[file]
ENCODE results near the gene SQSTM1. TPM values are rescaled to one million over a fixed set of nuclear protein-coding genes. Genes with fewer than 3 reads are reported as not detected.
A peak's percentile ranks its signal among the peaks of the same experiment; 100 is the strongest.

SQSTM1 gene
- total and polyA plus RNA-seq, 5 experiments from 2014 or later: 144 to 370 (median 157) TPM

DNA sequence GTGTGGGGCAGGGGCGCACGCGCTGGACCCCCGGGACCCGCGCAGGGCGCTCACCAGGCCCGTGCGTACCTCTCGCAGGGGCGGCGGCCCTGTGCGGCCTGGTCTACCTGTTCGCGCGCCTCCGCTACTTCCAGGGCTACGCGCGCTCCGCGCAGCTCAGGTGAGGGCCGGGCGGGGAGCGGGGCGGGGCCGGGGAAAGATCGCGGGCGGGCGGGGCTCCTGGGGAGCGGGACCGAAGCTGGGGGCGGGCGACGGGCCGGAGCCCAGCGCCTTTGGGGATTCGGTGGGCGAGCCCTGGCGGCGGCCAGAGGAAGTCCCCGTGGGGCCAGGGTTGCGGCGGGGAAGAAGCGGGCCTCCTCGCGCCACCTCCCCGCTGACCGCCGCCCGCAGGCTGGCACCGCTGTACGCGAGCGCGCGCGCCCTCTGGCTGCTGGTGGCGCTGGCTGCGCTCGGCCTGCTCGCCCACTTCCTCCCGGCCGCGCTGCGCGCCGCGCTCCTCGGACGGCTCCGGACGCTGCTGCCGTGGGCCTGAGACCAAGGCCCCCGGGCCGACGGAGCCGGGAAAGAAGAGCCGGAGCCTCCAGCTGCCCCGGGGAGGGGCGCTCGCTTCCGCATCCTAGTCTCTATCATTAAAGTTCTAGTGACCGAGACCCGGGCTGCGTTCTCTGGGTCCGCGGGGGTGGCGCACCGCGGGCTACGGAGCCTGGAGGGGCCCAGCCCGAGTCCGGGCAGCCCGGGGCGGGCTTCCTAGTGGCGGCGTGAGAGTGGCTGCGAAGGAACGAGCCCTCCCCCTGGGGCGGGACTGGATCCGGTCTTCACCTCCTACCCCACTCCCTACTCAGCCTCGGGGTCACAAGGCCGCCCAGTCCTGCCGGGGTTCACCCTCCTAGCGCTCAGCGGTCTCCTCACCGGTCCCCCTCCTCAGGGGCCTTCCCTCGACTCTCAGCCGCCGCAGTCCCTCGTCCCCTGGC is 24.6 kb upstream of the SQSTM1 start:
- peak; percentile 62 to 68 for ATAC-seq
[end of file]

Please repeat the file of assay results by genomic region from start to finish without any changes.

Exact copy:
ENCODE results near the gene SQSTM1. TPM values are rescaled to one million over a fixed set of nuclear protein-coding genes. Genes with fewer than 3 reads are reported as not detected.
A peak's percentile ranks its signal among the peaks of the same experiment; 100 is the strongest.

SQSTM1 gene
- total and polyA plus RNA-seq, 5 experiments from 2014 or later: 144 to 370 (median 157) TPM

DNA sequence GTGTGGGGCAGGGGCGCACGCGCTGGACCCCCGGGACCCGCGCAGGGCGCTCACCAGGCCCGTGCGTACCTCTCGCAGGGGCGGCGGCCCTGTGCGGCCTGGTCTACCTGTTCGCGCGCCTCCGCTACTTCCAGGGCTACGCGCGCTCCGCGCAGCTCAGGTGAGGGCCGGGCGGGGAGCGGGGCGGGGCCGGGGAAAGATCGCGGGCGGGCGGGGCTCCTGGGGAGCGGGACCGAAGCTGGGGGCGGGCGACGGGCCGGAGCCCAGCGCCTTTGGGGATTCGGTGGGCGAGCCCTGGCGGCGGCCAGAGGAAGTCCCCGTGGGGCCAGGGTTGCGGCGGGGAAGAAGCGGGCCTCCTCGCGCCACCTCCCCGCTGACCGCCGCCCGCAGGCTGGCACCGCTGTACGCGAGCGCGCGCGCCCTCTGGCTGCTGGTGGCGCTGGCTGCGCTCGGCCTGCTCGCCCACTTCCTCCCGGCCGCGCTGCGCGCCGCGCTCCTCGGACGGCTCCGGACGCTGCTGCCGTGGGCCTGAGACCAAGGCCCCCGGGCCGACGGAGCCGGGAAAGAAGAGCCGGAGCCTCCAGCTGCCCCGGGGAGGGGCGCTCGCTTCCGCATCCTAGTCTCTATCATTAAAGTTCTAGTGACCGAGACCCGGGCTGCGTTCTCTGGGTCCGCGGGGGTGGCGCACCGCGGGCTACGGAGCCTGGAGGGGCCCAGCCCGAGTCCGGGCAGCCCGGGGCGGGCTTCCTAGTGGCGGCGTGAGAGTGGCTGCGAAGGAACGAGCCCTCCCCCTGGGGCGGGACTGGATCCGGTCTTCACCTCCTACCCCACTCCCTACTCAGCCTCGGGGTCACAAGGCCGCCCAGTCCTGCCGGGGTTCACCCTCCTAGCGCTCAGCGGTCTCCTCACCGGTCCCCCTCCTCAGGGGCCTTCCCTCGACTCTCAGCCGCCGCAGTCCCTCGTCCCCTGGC is 24.6 kb upstream of the SQSTM1 start:
- peak; percentile 62 to 68 for ATAC-seq